The final phase of the examination is a
discussion of violations with the bank's senior
Problems with B and Z reported

A consumer affairs specialist in a Mid west
national bank district reported that, since the

special examination program for national
banks began in November, the most numerous
compliance problems found have involved
Regulations B and Z.
Regulation B violations typically have involved improper questions about applicants'
spouses, the regulation's signature provisions,

and the regulation's new notification requirements.
Most Regulation Z violations discovered
in national bank examinations in that district
have involved incorrectly stated annual percentage rates, the consumer affairs specialist

Regulation B cosigner provisions
The Bank receives many questions about
the cosigner provisions of Regulation B. Most
relate to applications for unsecured credit by
individuals who own property held jointly or
subject to a marital interest.
Some creditors maintain that Regulation
B permits them to require, when granting
credit to such an applicant, that the nonapplicant joint owner or the spouse holding
the marital interest become personally liable
for the debt.
Cite Regulation B section

They point out that Section 202.7(d)(2)
of Regulation B permits the creditor, in establishing the value of jointly held property, to
consider state property laws to determine if
the property is susceptible to attachment,
execution, severance or partition.
further point out that the creditor is permitted
to reg uire the signature of the joint owner on
"such instruments as may be necessary to
make the property available to the creditor in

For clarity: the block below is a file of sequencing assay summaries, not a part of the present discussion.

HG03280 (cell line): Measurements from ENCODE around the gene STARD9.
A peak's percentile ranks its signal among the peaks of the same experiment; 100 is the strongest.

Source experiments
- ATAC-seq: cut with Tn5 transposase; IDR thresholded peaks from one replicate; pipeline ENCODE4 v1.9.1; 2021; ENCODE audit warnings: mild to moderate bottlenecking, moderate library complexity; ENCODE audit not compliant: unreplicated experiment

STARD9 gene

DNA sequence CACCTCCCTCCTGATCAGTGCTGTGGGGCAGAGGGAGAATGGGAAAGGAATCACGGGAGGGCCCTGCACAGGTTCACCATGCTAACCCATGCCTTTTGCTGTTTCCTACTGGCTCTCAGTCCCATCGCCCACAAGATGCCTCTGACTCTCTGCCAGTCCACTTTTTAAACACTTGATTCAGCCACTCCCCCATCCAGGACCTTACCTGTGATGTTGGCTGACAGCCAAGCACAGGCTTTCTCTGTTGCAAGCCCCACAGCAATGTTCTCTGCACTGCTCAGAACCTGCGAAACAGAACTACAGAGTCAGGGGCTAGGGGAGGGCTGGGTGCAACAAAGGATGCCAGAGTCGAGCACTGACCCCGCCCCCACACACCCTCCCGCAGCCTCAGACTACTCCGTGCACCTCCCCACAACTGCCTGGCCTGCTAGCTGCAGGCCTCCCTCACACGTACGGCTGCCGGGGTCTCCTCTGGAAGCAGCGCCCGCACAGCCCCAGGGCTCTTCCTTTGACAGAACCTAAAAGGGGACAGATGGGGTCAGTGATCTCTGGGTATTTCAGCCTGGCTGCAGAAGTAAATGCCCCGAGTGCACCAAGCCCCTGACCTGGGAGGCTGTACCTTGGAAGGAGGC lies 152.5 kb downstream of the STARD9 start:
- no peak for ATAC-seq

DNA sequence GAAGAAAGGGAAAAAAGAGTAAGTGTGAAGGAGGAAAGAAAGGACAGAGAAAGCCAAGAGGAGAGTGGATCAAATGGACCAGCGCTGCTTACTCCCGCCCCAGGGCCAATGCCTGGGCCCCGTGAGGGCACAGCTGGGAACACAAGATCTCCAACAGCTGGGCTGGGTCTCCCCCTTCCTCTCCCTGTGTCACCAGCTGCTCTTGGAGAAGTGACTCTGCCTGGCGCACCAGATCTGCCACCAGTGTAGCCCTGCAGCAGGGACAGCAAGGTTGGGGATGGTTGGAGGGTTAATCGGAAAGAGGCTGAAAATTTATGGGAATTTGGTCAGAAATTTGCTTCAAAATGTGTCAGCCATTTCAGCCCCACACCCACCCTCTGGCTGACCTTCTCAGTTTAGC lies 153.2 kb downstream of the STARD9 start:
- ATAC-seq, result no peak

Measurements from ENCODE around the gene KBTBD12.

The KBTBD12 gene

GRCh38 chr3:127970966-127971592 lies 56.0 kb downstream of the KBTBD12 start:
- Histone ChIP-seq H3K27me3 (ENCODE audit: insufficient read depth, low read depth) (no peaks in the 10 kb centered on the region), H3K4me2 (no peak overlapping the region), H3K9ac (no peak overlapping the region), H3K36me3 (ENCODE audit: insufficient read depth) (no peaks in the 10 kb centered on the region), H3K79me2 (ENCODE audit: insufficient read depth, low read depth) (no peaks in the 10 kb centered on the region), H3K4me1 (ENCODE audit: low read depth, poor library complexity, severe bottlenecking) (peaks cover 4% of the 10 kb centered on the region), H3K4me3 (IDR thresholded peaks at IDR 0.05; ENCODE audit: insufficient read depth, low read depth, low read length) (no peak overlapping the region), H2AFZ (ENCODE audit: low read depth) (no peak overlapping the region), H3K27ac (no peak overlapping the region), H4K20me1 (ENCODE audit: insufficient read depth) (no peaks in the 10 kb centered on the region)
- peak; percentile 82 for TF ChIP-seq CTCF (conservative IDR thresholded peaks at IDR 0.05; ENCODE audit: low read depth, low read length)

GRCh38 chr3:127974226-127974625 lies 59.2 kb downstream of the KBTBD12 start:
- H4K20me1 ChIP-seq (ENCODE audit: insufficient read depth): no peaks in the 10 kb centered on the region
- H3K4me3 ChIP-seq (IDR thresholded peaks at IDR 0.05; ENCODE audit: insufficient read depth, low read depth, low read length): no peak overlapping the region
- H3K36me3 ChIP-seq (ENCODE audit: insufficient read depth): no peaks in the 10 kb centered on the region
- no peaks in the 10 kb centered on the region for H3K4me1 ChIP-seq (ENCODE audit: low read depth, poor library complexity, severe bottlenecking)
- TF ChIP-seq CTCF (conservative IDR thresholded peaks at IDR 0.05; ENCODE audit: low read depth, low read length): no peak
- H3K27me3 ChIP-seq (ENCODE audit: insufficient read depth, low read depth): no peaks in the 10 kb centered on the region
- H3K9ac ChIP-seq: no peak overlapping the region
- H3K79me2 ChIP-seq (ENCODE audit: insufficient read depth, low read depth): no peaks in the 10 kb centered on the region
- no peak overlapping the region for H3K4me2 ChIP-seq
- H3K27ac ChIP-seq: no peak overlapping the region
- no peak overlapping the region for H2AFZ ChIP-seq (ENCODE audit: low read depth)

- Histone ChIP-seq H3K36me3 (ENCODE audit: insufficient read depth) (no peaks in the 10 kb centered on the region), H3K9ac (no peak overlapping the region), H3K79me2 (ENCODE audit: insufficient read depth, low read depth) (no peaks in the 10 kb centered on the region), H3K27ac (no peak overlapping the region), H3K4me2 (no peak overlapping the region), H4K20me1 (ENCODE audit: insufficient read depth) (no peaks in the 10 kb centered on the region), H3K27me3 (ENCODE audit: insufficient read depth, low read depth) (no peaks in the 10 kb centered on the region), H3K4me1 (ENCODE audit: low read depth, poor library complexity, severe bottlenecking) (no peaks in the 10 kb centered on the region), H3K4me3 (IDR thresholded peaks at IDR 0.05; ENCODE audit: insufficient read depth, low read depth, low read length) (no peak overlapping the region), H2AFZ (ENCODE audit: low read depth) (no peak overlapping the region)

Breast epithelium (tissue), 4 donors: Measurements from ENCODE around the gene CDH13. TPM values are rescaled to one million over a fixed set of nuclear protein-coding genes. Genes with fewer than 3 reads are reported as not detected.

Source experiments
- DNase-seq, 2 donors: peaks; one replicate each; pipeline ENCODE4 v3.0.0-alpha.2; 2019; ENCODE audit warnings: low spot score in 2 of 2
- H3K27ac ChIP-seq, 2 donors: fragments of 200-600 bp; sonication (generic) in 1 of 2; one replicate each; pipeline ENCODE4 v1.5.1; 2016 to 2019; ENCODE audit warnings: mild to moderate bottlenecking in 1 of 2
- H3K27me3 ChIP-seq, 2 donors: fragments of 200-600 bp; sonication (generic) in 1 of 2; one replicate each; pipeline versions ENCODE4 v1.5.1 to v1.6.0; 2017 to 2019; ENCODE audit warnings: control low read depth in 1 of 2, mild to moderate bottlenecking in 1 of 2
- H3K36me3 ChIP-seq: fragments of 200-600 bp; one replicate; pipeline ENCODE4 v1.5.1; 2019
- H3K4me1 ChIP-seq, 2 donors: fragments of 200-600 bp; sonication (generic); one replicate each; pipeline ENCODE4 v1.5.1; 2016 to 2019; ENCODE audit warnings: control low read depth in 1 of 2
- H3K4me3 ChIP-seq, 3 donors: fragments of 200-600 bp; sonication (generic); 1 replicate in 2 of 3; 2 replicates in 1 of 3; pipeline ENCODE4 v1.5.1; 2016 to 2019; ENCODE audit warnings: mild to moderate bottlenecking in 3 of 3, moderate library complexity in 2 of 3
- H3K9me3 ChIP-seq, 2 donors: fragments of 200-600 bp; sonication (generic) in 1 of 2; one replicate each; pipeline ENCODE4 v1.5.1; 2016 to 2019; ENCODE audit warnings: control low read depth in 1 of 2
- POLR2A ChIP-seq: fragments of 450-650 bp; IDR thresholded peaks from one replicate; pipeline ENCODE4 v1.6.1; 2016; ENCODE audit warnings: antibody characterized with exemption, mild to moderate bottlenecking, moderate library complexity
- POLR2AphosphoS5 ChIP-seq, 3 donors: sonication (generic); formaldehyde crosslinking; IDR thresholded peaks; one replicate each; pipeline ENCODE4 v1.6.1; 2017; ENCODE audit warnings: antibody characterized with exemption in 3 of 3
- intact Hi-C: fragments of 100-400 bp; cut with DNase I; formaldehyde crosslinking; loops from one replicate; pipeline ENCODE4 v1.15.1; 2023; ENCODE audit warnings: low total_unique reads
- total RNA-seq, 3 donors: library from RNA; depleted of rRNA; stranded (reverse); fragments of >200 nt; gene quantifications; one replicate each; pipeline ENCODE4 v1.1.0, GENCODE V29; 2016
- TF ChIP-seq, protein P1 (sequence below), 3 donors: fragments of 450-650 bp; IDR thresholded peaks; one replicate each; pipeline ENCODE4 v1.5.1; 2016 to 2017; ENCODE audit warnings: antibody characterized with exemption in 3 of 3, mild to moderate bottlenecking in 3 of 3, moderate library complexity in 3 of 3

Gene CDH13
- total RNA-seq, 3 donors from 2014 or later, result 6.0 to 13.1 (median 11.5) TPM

the event of default." The note itself, they
contend, is such an instrument. Thus, they
conclude, they are permitted to require the
joint owner to cosign the note and become
personally liable for the debt.
They apply similar reasoning to cases in
which property is subject to a marital interest
and conclude that they may require the spouse
who holds the marital interest to cosign the
In general, this bank does not agree.
One of the main purposes of the Equal
Credit Opportunity Act is to ensure that
creditworthy persons can obtain individual
Federal Reserve Bank of St. Louis

credit regardless of marital status. Section
202.7(d) establishes a general rule prohibiting
creditors from requiring a cosigner on any
credit instrument where the applicant is creditworthy in his or her own right.
State law may be considered

However, if an applicant seeking unsecured credit is unable to qualify based on his
or her own income and individually held
property, the Regulation requires that the
creditor consider the value of any property
jointly held. In such circumstances, Section
202.7(d)(2) does, indeed, permit the creditor
to consider state property law to determine if,
in the event of default, the creditor's access

subordination agreement
or waiver
should provide
unimpaired access
to the property would be impaired. And, the
Regulation does permit the creditor to require the signature of the joint owner on such